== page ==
Hidden advantage of event delegation


Nowadays, everybody has (or should) heard of event delegation, the new gray in javascript. It has many advantages, such as cutting down on the event handlers javascript needs to set on a page. But there is one advantage, that not many people talk about. So I will.

First we will start with the most talked about stuff, to refresh your memory, or to give you a short introduction in the matter. In short there are two kinds of calling your events from your html, inline scripting and unobtrusive javascript. The latter has a variation called Event Delegation.

Inline scripting is the one we all know and the one that is not considered Best practice anymore. What you do is call the event from inside your html, like this:

<li onclick= "alert('foo');">inline script</li>

The disadvantages of this are multiple, one is maintenance, file size is another.

The correct way to do this, as all the cool kids know, is with unobtrusive javascript. That way you have smaller file size, easier maintenance and so on. So what you do in html is:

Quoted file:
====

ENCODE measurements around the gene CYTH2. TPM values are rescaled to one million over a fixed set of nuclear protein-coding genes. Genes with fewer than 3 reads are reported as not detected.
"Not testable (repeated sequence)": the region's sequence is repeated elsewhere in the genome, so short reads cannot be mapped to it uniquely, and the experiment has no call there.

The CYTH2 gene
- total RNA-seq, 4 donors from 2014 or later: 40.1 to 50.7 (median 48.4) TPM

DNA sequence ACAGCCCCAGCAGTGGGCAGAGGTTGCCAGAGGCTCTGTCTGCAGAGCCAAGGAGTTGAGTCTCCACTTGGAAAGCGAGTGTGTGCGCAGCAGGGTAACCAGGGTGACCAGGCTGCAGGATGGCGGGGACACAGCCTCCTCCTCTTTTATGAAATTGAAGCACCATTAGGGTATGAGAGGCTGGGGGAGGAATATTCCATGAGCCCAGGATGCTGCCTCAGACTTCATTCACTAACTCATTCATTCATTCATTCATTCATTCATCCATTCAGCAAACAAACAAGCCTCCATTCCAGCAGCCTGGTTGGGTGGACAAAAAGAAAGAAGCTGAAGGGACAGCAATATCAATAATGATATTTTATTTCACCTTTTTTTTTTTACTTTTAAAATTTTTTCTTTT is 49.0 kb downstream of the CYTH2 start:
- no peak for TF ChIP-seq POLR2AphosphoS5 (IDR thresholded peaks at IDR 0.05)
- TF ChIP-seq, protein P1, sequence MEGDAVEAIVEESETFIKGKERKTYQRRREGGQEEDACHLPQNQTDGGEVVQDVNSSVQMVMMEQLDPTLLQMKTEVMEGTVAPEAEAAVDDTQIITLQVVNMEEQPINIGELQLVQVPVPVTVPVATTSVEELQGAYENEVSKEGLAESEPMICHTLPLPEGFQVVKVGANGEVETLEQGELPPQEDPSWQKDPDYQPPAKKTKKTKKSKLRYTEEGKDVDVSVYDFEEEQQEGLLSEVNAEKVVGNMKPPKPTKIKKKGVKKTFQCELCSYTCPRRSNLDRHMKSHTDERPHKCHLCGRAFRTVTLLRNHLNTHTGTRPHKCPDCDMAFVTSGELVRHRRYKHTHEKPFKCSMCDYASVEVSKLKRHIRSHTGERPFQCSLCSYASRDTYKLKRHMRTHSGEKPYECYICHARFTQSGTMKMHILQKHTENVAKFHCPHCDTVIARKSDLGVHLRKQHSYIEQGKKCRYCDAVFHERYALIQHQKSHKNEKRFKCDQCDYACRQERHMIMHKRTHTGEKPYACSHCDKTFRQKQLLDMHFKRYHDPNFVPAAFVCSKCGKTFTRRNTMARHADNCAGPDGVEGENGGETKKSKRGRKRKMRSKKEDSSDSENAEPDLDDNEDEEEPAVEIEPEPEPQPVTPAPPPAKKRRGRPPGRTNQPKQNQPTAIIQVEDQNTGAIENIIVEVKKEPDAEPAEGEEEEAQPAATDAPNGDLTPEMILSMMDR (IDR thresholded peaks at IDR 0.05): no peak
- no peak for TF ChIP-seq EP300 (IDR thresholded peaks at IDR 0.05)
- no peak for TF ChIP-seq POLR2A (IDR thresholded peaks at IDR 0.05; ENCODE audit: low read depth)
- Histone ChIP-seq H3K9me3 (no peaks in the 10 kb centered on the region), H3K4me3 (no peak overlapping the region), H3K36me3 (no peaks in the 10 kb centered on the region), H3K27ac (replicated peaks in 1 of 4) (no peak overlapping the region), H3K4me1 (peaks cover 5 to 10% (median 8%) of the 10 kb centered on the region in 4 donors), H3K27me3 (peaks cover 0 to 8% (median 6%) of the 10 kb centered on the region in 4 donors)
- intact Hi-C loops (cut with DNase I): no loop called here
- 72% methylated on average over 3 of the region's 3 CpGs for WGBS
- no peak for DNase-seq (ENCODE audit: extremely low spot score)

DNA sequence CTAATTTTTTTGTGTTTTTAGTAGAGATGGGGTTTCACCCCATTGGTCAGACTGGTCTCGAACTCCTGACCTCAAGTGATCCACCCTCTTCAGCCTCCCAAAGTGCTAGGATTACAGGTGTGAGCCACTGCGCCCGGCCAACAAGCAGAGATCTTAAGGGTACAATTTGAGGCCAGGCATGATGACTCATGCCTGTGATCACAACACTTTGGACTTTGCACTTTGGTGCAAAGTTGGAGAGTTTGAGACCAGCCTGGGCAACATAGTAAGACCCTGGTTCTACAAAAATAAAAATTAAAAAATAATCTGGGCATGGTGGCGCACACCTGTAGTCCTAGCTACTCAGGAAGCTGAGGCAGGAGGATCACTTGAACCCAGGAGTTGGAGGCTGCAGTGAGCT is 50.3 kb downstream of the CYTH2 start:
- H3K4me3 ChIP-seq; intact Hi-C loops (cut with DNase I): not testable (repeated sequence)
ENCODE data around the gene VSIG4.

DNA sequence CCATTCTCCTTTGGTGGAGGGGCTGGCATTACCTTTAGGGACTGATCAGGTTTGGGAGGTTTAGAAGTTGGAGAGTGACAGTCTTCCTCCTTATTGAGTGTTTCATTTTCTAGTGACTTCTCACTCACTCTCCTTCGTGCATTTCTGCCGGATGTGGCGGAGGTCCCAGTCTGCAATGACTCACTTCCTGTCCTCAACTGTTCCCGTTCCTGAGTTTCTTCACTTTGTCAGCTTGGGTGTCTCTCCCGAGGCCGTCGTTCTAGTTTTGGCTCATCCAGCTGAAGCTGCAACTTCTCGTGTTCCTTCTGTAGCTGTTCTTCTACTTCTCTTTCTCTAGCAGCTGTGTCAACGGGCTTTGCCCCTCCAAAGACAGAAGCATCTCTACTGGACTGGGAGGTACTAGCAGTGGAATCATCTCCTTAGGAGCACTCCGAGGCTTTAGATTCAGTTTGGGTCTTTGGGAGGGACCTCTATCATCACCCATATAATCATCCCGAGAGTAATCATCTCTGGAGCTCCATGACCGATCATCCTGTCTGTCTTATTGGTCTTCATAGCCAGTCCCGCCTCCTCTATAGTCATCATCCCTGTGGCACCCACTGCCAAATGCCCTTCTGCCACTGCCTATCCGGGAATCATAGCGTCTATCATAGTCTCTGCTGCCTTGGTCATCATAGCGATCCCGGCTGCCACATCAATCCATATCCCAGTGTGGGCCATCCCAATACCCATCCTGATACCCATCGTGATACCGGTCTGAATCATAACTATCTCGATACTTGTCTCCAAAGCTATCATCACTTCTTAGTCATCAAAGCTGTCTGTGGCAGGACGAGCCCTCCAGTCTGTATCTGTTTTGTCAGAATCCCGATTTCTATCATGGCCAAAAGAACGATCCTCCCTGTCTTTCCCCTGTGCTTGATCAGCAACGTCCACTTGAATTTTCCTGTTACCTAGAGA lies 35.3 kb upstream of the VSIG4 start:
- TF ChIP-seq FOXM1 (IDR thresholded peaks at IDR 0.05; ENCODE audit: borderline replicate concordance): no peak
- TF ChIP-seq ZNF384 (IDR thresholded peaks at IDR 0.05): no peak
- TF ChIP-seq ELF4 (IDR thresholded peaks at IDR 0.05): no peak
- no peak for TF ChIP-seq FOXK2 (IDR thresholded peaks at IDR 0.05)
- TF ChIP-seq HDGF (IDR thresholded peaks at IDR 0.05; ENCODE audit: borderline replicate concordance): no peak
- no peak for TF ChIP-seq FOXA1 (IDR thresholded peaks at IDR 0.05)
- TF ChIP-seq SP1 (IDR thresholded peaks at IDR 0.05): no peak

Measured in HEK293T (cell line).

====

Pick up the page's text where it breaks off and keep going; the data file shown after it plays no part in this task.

And you set your events with the javascript on load, page ready or what not:

// go through the dom and attach a click on every li
	// do something when clicked.

This is a step up, but it has a couple of disadvantages. As the number of event handlers grow, the time needed to add them increases. Not that this is a problem on any real browsers, but as long as IE6 continues to be used, you have to work with slow browsers. Enter Event Delegation.

With event delegation the amount of events you have to attach shrinks by a lot, as you can put them fairly high up, like on the body. So with identical html, in your javascript you do something like this:

// attach a click handler on the body (one)
	// when a li is the event target do stuff
	'li': function() { alert('foo'); }

This generates only one event handler, making it way faster another advantage of event delegation comes into play when you add elements to the dom, you don't need to attach the events again, as the handler is attached to a higher level.

So here is the deal, not only you get less code, you get even lesser code. Everybody wins!

Here are some links about event delegation should you be wanting to know more... (you can always ask me on twitter).

Here are the files I used for testing, first the inline scripting example, than the unobtrusive javascript one and last but not least the one with event delegation, have fun researching...

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